New Zealand sees substantial job market growth
New Zealand is currently the envy of many countries, as Prime Minister, Jacinda Ardern, declared last year that the country was free of coronavirus and lifted all restrictions. The improved health of the country has generated positive movements within New Zealand’s economy, particularly the job market which has now surpassed pre-pandemic levels.
New Zealand jobs website, Seek, has confirmed a 19% increase in job vacancies during Q4 of 2020. The most active sectors within New Zealand include IT and communications, manufacturing, transport & logistics and trades & services.
The rise in job vacancies follows news of New Zealand’s significant economic growth experienced during Q3 of 2020. New Zealand Finance Minister, Grant Robertson, attributed the economic success as a result of imposing stringent restrictions early on during the Covid-19 pandemic.
Key Canadian data expected
We expect news from US neighbours, Canada next week, as it’s anticipated that the Bank of Canada will make a ‘micro-cut’ to interest rates, edging closer to zero per cent. The news of interest rate cuts comes as Canada looks to tighten restrictions amid a second wave of coronavirus.
As a commodity currency, volatility in the commodities markets and strained US-Canada relationship could take its toll on Canadian exports to the US – a key market for Canada and an important source of growth – and in turn, could affect the Canadian dollar (CAD).
New Zealand at the mercy of China’s success – or failure…
Although New Zealand’s economy is currently thriving, the success of the country is heavily influenced economically by the strength of the Chinese and Australian economies, including Australian imports of New Zealand products. China is Australia’s largest export market, so their economic fortunes and currencies are inextricably linked. That, in turn, affects any wider export and import market trends in the Antipodes. Annual Gross Domestic Product (GDP) for New Zealand also grew by 0.4%, exceeding expectations of a 1.3% contraction.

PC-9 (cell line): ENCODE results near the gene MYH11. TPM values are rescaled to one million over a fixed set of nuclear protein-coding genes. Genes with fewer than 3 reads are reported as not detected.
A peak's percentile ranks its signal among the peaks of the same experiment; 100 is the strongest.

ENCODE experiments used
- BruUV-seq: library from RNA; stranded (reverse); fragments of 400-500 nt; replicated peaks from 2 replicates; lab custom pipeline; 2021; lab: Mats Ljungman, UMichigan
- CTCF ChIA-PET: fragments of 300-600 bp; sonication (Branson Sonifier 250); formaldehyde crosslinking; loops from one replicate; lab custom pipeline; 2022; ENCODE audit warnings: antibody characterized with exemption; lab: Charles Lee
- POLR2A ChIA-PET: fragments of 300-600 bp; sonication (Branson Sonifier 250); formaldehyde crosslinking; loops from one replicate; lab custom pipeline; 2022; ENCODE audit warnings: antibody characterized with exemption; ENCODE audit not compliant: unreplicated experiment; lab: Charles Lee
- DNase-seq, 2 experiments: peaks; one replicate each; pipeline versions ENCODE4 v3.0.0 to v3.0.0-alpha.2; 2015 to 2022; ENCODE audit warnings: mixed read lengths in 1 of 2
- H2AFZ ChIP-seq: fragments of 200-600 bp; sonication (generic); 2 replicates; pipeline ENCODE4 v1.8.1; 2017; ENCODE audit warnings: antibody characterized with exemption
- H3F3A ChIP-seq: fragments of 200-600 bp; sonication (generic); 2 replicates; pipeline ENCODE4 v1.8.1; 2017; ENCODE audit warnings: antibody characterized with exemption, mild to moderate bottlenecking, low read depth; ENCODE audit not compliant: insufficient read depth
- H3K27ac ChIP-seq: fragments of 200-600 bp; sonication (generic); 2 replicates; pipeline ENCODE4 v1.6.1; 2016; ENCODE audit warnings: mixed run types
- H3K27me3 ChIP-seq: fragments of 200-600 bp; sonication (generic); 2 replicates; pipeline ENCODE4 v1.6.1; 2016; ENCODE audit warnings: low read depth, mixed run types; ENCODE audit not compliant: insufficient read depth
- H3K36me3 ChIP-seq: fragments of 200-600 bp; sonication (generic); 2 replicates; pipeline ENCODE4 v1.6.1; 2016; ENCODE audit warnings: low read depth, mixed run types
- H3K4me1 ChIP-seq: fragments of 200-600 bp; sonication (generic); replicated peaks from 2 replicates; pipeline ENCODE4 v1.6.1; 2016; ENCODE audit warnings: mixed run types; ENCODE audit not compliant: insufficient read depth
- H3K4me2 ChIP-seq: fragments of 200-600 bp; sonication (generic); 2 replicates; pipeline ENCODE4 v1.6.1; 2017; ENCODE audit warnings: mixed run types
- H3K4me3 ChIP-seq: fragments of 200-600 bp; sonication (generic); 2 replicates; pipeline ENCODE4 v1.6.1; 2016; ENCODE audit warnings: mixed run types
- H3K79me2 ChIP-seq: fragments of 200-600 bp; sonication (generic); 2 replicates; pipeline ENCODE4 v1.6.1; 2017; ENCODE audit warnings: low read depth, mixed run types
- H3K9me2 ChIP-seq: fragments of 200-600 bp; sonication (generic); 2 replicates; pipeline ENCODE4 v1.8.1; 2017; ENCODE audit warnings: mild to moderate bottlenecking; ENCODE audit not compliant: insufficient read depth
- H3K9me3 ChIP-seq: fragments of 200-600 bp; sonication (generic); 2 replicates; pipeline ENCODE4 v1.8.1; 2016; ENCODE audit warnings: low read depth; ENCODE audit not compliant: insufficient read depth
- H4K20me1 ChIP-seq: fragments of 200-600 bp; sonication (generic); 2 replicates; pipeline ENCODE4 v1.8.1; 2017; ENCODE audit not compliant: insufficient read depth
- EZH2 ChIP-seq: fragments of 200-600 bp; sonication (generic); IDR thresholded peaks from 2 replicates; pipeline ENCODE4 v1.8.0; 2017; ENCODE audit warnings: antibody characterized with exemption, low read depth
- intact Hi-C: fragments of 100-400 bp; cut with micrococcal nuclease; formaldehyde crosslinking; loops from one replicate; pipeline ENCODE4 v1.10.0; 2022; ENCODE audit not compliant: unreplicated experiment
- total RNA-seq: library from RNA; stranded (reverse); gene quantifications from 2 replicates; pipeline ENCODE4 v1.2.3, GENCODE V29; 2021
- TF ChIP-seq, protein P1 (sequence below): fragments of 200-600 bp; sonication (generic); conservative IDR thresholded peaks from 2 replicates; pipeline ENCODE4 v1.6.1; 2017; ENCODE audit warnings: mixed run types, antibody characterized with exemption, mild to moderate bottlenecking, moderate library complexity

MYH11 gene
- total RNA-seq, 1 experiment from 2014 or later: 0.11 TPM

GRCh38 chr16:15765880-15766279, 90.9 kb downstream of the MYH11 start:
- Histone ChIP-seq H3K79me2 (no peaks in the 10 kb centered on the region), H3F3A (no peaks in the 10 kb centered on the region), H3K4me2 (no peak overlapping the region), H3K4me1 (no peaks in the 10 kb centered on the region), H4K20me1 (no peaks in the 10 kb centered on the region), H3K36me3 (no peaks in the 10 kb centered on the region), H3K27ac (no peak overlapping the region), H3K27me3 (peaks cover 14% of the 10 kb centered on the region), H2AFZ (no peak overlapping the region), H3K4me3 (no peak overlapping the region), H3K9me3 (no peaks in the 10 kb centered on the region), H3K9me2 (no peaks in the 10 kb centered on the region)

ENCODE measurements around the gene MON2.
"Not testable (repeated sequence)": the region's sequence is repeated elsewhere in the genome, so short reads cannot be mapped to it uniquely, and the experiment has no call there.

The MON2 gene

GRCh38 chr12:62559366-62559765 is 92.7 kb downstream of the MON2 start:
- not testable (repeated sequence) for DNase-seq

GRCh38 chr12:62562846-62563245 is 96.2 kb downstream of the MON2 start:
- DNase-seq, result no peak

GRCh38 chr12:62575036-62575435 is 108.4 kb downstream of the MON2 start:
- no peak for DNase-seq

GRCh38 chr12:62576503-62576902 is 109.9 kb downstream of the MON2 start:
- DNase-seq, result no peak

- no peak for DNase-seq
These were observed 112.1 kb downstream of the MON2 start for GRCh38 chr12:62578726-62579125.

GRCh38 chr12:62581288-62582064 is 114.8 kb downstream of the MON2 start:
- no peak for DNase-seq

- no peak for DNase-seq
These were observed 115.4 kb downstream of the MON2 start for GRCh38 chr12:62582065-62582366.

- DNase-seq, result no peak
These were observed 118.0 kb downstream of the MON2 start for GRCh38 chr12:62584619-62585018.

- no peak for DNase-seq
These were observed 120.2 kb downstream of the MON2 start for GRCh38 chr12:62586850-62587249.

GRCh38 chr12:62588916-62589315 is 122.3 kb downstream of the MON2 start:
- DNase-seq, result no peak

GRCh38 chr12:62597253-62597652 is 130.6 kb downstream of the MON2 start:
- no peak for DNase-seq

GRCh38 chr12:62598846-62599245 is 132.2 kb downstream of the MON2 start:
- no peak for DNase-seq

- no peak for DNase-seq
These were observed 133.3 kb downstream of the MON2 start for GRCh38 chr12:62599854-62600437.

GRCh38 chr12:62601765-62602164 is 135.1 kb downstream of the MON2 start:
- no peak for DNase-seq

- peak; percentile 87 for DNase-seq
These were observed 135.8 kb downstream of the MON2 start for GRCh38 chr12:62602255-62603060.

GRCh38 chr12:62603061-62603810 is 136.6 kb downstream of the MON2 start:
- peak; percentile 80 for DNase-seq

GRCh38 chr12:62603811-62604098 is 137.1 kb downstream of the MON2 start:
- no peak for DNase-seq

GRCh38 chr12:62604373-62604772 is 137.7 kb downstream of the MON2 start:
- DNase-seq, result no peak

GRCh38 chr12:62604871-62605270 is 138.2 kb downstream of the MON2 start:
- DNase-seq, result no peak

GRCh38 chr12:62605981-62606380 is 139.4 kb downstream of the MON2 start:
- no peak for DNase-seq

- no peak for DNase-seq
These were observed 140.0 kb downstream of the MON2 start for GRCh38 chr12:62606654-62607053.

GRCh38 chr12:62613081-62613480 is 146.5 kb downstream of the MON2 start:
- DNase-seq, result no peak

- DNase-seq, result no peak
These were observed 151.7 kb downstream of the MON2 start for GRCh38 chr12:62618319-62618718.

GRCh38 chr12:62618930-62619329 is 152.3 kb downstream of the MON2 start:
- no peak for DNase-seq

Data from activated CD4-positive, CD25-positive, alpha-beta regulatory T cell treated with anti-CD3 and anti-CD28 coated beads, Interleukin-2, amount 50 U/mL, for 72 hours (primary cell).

As it stands, it’s forecast that China’s economy will grow by 8.4% in 2021 with interest rates looking to remain steady. Whilst China saw a slump in its economy during Q1 of 2020 when coronavirus first emerged, economic growth has climbed steadily ever since.
GBP/EUR – British pound (GBP) strengthening against euro (EUR)
Post-Brexit, the British pound (GBP) is slowly trending higher against the euro (EUR) as demand for UK assets appears to be increasing appetite for Sterling. It’s also thought that Bank of England (BoE) Governor, Andrew Bailey’s, comments indicating that the BoE will steer away from negative interest rates has also helped matters. At the time of writing the British pound to euro (GBP/EUR) exchange rate stands at EUR 1.13.
The decline in the euro (EUR) is largely down to increasing cases of COVID-19, which has particularly impacted Germany, the largest economy in the Eurozone. Data confirms that Germany’s economy contracted by 5% during 2020, following a year of economic turbulence as a result of coronavirus.
British pound (GBP) continues to edge higher against US dollar (USD)
The British pound to US dollar (GBP/USD) exchange rate currently stands at USD 1.37 as sentiment towards the UK economy continues to improve thanks to vaccine progressions. It’s been confirmed that 6,221,850 people have now received the first dose of a COVID vaccine in the UK.
US Dollar (USD) sentiment has faltered this week given the impeachment of former US President, Donald Trump following right wing protestors storming the Capitol last week.
The British pound (GBP) is also seeing improvement against the Australian dollar (AUD) as analysts indicate that the Aussie may not perform as strongly in 2021 due to potential quantitative easing. However, the Australian dollar is likely to still see moderate growth, given its strong ties with the Chinese economy. The British pound to Australian dollar (GBP/AUD) exchange rate currently stands at AUD 1.78, with optimism in economic recovery buoying market sentiment.